Greatest french book... ever... ( this is not a hitlist - this is not a hitlist- this is not a Aaarg
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The Plague by Camus Albert
The Fall by A. Camus
A Happy Death by Camus A.
The First Man by Camus
Exile and the Kingdom by le petit Albert
Betwixt and between by la société A. Camus
The Myth of Sisyphus by Alberto Camelloto
Nuptials by Albertine Camusette
The Rebel by el senor Kaasmuis
The others you can fill in as you wish
Drop Celine for Balzac.
Add Rabelais, Robbe-Grillet and Duras.
Très fab. Dark scary gothic hermetic philosophy. I was biting my nails in terror throughout the entire read. Ask DavidX.
Proust-Flaubert-Hugo and Celine
Balzac yes, Stendhal...yes
top it with Diderot and Pierre de marivaux
I would sugest Gide but he is a bit boring Why not Huysmans or Samuell Beckett ?
Rabelais, Rabelais, Rabelais. All is a footnote to Rabelais. Well, all except La Fontaine.
I have not read Gracq, but he is on my TBR list, so there is a list there somewhere for him.
Celine was a nasty bastard but his book " Voyage au bout de la nuit " is superb and really one of a kind. The passion with which it is written is breath taking.
But I suspect you would like Herta Muller if you like Celine. I'm not so sure he's one of a kind.
Celine, Muller ( ? ), Ezra Pound etc
Please, spell it correctly:
(you were right on the middle word).
Edit: I was wrong on the first word...
(Yeah, those 18-th century guys really mean something for me (OK, Montaigne lived in another century... but somehow, for me, he's into enlightenment avant la lettre))
you are not only great, you are also hilarious.
I could go along with the list in #1. I would also be prepared to make a list consisting only of the works of Balzac.
The one in #17 if we insist on variety.
Nobody in all these posts has mentioned Zola.
Balzac, Old Goriot
Flaubert, Madame B
Sartre, The Age of Reason
Genet, Miracle of the Rose
Zola, L'Assommoir (anyone know why the title of this is seemingly never translated?)
Dumas, The Three Musketeers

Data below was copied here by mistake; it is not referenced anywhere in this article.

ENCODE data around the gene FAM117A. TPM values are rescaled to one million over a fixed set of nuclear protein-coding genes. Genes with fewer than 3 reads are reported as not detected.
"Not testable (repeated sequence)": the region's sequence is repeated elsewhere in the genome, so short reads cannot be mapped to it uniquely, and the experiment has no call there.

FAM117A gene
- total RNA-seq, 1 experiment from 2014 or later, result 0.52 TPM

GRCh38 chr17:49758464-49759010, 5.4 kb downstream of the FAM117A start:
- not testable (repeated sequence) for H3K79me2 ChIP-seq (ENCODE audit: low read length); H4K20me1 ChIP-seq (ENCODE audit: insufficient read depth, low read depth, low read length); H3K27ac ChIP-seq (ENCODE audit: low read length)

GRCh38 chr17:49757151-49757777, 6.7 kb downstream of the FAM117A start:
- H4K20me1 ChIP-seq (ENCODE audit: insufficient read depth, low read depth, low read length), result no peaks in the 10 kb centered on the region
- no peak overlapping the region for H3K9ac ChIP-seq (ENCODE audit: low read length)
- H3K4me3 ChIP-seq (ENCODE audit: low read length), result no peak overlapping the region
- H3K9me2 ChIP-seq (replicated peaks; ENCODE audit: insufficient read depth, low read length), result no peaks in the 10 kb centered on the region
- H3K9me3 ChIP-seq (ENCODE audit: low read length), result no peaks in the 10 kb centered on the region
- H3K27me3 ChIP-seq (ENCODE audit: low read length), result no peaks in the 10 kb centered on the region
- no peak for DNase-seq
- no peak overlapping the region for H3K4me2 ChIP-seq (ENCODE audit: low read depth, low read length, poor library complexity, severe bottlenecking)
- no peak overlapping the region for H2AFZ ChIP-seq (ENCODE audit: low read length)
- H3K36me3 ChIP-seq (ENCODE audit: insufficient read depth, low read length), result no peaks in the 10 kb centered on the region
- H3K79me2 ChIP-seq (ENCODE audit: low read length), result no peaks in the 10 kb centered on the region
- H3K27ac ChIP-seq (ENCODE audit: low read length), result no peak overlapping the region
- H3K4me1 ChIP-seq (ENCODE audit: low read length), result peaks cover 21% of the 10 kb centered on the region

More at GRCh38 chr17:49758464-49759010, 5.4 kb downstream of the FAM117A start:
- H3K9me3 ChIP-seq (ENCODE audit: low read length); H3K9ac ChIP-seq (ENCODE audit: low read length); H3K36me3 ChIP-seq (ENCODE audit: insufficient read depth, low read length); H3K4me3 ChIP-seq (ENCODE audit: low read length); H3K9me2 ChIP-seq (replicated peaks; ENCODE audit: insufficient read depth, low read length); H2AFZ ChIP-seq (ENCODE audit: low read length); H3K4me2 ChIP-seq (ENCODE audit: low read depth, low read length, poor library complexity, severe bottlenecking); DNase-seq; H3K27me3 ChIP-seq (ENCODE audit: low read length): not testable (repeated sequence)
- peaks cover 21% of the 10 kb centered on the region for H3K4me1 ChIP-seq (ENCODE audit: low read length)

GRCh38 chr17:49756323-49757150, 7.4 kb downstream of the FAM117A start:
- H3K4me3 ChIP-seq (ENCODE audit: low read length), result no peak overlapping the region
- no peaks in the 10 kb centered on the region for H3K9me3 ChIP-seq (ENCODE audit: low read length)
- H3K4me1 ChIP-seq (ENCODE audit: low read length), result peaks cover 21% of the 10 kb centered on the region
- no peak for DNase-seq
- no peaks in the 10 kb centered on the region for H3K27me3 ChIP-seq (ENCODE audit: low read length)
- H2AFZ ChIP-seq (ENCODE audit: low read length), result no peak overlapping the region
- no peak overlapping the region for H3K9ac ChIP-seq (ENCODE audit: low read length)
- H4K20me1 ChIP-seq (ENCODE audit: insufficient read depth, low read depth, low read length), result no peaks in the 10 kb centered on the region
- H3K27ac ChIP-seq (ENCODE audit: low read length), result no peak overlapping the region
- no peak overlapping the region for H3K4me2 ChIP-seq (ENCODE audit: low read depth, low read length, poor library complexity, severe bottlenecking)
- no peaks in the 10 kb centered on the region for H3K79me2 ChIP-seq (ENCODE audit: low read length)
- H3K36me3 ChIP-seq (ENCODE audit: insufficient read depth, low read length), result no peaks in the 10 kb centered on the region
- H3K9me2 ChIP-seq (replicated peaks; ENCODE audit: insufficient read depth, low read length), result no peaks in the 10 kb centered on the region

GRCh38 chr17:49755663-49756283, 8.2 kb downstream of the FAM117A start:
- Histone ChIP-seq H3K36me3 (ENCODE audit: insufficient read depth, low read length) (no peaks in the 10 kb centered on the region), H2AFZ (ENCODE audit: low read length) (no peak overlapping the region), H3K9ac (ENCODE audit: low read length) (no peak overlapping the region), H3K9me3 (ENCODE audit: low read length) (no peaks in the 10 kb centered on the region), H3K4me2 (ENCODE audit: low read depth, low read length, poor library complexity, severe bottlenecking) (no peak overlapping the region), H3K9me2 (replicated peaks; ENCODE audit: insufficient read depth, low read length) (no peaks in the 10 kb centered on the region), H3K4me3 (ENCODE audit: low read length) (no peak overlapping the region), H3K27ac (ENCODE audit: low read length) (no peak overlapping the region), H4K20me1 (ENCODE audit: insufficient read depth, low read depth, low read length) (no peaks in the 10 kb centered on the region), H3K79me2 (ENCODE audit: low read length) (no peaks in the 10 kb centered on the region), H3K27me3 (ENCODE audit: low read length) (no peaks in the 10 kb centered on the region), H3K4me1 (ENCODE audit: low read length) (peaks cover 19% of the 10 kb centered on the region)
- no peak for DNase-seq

and I wanted to leave the last spot for a French philosopher,but the names are crowding in hard and fast . . . I think I have to give it to Deleuze and Guattari, A Thousand Plateaux, because it succeeds better as metaphor story than say Discipline and Punish or Of Grammatology
Two that should definitely have been on the list:
Moliere, especially for The Doctor in Spite of Himself--the only one of his that I have seen a production of (in English and more an adaptation than a literal translation, with Zero Mostel in the title role.) AND RABELAIS, agreeing with some of the above posts (and contrary to one of them.)
AND Claude Emmanuel Pastoret,
(1756-1844) historian and proto-anthropologist, especially for his Zoroastre, Confucius, et Mohammed of which I have done a translation.
On Les M. I should note that Hugo was better known, in his own time, as a poet than as a novelist. And for sheer sound-effects, some of his poems far outdo those of the poets I listed.
Some that I considered but who didnʻt finally "make the cut" for the list:
Voltaire: (his Candide is worthy of at least an Honorable Mention listing. And, I donʻt know the title of it, but he wrote something similar to the later JʻAccuse by Zola -- and, in the 18th c., was probably taking a greater risk than Zola.)
Honorable Mention also to Racine, especially for his Athalie and Brittanicus, to Francois Villon the 15th c. poet, and to Jules Laforgue, the
19th c. poet.
If I were re-writing my list (#43), Dumasʻs The Man in the Iron Mask would be on my "Honorable Mention" list. I read it in Tonga in the 80s. A lot of books find their way to those islands, and a lot more donʻt. I could get a hold of "Iron mask" only in a not very up to date English translation that was in our university library. On the other hand, on a visit to Tonga, in 2004, I bought the original French of Verneʻs LʻIle Mysterieuse in a small book & magazine shop which didnʻt exist when I lived in Tonga. I gave the Verne to our Public Library system here in Hawaiʻi; it has a small French Language collection.
His Count of Monte Cristo definitely wouldnʻt be on my list, because I hate "revenge" yarns. (Every time I catch someone writing one, I swear I will "get" them before I die! Grr ! and I donʻt mean get their book for my library!)